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June 24, 2017   Posted in: Gaza  Comments Closed

Investigate 2014 Gaza War’s ‘Black Friday’ – Haaretz

The fact that no criminal investigations have been opened is execrable, in light of the fact that it is these events that have raised the greatest number of questions about the proportionality of force employed by the army The events in the Gazan city of Rafah on August 1, 2014, during Israels Operation Protective Edge, earned the sobriquet Black Friday. In the course of the day, the army employed the Hannibal Directive, permitting a number of actions meant to foil an abduction, including ones that can endanger the lives of civilians and the abduction target. According to military sources, it was the most aggressive employment of the directive ever carried out by the Israel Defense Forces. According to a review by the Givati Brigade, the army fired some 800 artillery shells and 260 mortar shells in Rafah, and war planes bombed about 20 targets. In addition to Hamas militants, dozens of innocent Palestinian civilians were killed in the exceptionally harsh strikes. In the wake of the combat in Gaza, lawyers and human rights groups submitted numerous complaints of war crimes, some of them motivated by media reports and soldiers testimonies to Breaking the Silence, to the office of the Military Advocate General. Data from MAG indicate that some 500 cases were examined, most of them through the General Staff process a team of officers in the standing army and reserves whose role is to examine claims of violations of the law of armed conflict. But according to the armys own figures, only 32 investigations were initiated as a result of these examinations. In most of the incidents that were examined, there was no reasonable suspicion that a criminal act was carried out by IDF forces, whether by particular soldiers or in the level of policy, the army said. Despite the recommendations of the Ciechanover Commission according to which MAG should decide whether to open an investigation within 14 months Military Advocate General Brig. Gen. Sharon Afek has not yet decided whether the events of Black Friday warrant a criminal investigation, even though three years have passed and hundreds of hours have been invested in investigations. That is execrable, in light of the fact that it is these events that have raised the greatest number of questions about the proportionality of force employed by the army, which led to a large number of civilian deaths (the exact number of which is debated). The justice minister has recently acted to prosecute a soldier who admitted beating a Palestinian during his army service. In her call to investigate Breaking the Silence spokesman Dean Issacharoff over his testimony, Ayelet Shaked demonstrates exceptional commitment to the matter, equal to that of the organization itself, which in response called on her to investigate the hundreds of combat soldiers who broke the silence without concealing their faces. Given her commitment to the issue, she should certainly demand an investigation of the events of Black Friday and the suspicions of war crimes in Rafah. We’ve got more newsletters we think you’ll find interesting. Please try again later. This email address has already registered for this newsletter. It should be emphasized that even if the use of disproportionate force was a result of the old Hannibal directive, which has since been amended by the current chief of staff, the judgment of the senior commanders in the field must be examined and assessed in the light of the tragic consequences of the employment of that force. The above article is Haaretz’s lead editorial, as published in the Hebrew and English newspapers in Israel. Want to enjoy ‘Zen’ reading – with no ads and just the article? Subscribe today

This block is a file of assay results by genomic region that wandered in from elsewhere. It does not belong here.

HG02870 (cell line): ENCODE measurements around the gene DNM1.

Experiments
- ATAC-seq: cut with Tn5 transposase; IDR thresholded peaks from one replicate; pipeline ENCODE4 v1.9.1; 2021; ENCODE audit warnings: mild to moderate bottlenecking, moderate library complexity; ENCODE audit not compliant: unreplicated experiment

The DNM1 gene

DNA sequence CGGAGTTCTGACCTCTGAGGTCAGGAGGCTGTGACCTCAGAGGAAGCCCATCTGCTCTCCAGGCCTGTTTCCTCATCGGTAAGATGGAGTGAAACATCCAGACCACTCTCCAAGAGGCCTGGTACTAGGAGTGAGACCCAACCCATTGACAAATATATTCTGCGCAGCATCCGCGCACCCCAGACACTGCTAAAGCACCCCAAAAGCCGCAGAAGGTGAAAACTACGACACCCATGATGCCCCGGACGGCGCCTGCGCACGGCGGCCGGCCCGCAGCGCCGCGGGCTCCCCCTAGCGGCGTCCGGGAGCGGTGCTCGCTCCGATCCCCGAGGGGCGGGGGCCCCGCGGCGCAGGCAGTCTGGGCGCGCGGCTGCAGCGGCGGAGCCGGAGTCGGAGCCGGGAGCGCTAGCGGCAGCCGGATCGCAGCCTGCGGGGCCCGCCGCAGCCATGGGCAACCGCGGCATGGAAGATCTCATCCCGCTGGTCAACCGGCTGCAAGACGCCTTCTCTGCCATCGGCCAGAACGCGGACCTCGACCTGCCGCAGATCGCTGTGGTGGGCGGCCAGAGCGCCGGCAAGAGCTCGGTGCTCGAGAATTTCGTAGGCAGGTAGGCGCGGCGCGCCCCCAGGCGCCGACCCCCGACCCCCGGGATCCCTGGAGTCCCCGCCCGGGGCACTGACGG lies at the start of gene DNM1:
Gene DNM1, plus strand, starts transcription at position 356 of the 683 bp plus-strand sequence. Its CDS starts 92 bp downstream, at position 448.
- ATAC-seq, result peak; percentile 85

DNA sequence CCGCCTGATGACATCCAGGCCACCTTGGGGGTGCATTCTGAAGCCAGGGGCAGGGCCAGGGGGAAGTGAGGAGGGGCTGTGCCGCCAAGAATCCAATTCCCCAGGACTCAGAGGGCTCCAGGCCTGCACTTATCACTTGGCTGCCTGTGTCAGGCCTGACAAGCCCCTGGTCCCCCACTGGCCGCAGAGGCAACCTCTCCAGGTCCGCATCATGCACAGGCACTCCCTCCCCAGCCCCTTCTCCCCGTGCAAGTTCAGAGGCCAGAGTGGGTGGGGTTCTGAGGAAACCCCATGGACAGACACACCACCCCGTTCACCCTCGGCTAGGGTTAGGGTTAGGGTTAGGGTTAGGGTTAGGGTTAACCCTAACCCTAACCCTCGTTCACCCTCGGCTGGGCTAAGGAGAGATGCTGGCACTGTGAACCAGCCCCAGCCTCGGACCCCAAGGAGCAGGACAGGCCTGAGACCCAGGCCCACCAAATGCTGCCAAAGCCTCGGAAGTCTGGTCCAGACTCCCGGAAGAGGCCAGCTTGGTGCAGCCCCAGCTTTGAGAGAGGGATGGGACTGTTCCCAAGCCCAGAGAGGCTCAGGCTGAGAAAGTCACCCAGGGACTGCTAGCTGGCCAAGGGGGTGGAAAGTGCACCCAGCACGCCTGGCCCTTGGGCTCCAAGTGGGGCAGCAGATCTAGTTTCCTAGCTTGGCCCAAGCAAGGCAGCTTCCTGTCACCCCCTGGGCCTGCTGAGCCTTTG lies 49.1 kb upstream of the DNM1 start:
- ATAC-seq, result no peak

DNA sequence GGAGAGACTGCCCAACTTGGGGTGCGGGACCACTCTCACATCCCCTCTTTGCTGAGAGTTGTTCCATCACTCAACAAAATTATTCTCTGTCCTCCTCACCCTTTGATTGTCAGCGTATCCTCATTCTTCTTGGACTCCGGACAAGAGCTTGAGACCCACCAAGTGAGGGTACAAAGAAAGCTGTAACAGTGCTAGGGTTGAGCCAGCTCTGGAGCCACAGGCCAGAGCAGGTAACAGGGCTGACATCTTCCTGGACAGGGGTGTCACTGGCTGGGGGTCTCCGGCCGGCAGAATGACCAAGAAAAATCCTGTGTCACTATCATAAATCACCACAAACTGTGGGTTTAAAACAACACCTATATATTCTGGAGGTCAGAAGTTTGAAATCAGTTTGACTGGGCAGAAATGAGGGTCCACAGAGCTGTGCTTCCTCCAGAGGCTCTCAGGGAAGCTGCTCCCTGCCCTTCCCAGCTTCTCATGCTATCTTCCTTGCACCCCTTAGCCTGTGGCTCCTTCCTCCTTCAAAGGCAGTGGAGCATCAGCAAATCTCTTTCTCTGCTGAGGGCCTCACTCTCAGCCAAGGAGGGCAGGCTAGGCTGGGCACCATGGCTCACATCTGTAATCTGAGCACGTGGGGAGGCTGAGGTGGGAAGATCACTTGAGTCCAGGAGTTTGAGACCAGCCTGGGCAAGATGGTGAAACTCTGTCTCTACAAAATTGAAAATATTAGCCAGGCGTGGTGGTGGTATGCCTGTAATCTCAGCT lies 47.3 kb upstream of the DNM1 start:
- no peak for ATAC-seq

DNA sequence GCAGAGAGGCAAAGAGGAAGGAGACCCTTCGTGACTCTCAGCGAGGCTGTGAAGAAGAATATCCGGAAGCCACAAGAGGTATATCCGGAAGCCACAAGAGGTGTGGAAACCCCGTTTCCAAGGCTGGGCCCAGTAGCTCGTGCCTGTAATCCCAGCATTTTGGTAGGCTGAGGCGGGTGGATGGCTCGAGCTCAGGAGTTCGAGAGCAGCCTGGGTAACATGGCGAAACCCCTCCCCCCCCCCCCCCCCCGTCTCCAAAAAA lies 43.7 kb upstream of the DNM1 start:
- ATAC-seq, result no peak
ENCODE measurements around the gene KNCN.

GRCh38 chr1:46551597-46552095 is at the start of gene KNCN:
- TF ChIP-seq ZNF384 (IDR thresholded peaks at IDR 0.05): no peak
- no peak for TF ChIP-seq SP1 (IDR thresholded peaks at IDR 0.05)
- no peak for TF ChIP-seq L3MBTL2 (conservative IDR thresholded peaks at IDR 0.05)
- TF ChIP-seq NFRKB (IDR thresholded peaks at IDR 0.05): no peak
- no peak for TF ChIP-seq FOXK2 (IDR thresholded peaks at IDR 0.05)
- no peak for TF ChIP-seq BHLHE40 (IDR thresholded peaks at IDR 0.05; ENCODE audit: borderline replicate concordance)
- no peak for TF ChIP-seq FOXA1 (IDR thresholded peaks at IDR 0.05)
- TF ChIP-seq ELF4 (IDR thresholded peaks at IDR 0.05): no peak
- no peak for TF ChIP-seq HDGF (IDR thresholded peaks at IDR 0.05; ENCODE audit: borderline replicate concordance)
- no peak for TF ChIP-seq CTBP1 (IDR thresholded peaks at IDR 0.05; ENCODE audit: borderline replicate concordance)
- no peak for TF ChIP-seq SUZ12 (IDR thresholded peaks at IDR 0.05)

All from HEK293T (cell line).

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June 24, 2017   Posted in: Gaza  Comments Closed

Egypt sends fuel to power-starved Gaza, undercuts Abbas | News … – The Philadelphia Tribune